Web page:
Peloton's new game is an unlikely mix of spinning and Guitar Hero

Peloton Lanebreak gameplay screengrab
Peloton has revealed details of a new game, tentatively known as Lanebreak (Image credit: Peloton)

Peloton is working on a new game that'll be played on its exercise bikes – and it looks both familiar and extremely strange. The game is currently known as Lanebreak (although that may change when it's released) and works on a similar premise to rhythm games like Guitar Hero and Beat Saber.

The difference is that instead of swinging a controller or tapping buttons, you move your avatar (a wheel with Tron-style glowing rims) from left to right by adjusting your bike's resistance level, and accelerate by increasing your cadence. The game's final look may differ, but so far is closely resembles indie music game Audiosurf.

Cues on your bike's tablet will guide you as you switch resistance and speed, and – as with Audiosurf – you'll have to dodge obstacles and collect pickups that are synchronized with the music. 

Audiosurf game screen grab

Indie game Audiosurf, pictured here, shares many design similarities with early Peloton Lanebreak screengrabs (Image credit: Invisible Handlebar / Dylan Fitterer)

You'll be awarded points for picking up objects, with those in higher-resistance lanes earning the most. 'Breakers' are objects that require you to achieve a certain power output, and 'streams' or 'veins' are spans that appear in one or more lanes, and give you points for maintaining a certain cadence.

It's a concept that should give a similar workout to a challenging interval session, with left-to-right movements providing the same challenge as shifting between intensity levels at the direction of an instructor.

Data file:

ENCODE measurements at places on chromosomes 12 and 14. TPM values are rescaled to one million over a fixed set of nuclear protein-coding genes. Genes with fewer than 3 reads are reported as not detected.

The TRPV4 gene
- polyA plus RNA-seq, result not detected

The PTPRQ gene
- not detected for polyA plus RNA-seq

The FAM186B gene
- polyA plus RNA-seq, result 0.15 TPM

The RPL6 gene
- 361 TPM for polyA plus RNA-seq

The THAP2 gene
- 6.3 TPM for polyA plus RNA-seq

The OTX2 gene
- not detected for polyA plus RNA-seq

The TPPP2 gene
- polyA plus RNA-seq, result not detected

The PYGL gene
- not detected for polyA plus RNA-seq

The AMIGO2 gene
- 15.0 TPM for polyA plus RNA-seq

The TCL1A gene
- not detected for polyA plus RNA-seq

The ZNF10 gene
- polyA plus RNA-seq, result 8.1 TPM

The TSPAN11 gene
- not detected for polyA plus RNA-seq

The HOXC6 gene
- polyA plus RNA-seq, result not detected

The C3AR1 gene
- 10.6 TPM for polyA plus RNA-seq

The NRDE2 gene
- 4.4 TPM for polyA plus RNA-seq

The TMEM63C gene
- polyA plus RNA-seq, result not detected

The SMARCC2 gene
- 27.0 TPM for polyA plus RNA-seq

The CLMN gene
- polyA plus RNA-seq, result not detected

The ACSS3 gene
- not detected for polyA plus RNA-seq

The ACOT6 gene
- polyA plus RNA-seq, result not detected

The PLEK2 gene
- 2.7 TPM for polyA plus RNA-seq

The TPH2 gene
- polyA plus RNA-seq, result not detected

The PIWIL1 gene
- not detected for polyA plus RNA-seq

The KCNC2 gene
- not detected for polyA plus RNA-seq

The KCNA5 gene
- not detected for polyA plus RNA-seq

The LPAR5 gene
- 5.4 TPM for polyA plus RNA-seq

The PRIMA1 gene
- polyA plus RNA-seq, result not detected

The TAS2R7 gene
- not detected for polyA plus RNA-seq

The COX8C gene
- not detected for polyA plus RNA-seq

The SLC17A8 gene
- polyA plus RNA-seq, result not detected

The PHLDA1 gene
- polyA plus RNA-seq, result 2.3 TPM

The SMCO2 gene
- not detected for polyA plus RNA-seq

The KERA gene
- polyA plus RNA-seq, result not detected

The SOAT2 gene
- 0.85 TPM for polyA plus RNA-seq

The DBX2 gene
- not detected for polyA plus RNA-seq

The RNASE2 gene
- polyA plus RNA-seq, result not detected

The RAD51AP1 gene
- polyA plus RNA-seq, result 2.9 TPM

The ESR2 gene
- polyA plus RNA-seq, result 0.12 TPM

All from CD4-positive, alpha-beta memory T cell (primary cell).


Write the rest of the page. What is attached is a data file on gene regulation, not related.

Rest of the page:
The game is due to launch in 2022, and an open beta will be released to Peloton members later this year. It'll be available for the Peloton Bike and Bike+ in the US, UK, Canada, and Germany.

Analysis: Peloton needs this to stay ahead

Peloton is right to be thinking outside the box. It's is still the biggest name in home spinning (even US president Joe Biden starts every day with one of its classes), but more and more rivals are springing up, hoping to steal a bite of its lunch.

Echelon and Myx, for example, offer very similar setups, with spin bikes and instructor-led workouts on a subscription basis – while undercutting Peloton's prices. You can also get a similar experience with iFit, which offers include not just studio workouts, but also scenic virtual rides courtesy of a collaboration with Google Maps.

FIIT and iFit both provide alternatives to a Peloton Digital subscription, with pre-recorded workout sessions that can be carried out with or without exercise equipment, and in December 2020, Apple Fitness Plus arrived on the scene.

Peloton Lanebreak gameplay screengrab

If you prefer to work out without direction from an instructor, Lanebreak will give you a different challenge (Image credit: Peloton)

Lanebreak offers something different, providing something for anyone who enjoys working up a sweat, but doesn't appreciate the boundless enthusiasm of the typical spin instructor, and providing some escapism. We're looking forward to trying it, and seeing whether it can push us to raise our heart rates higher than a more conventional spin session.

Cat Ellis

Cat is the editor of TechRadar's sister site Advnture. She’s a UK Athletics qualified run leader, and in her spare time enjoys nothing more than lacing up her shoes and hitting the roads and trails (the muddier, the better)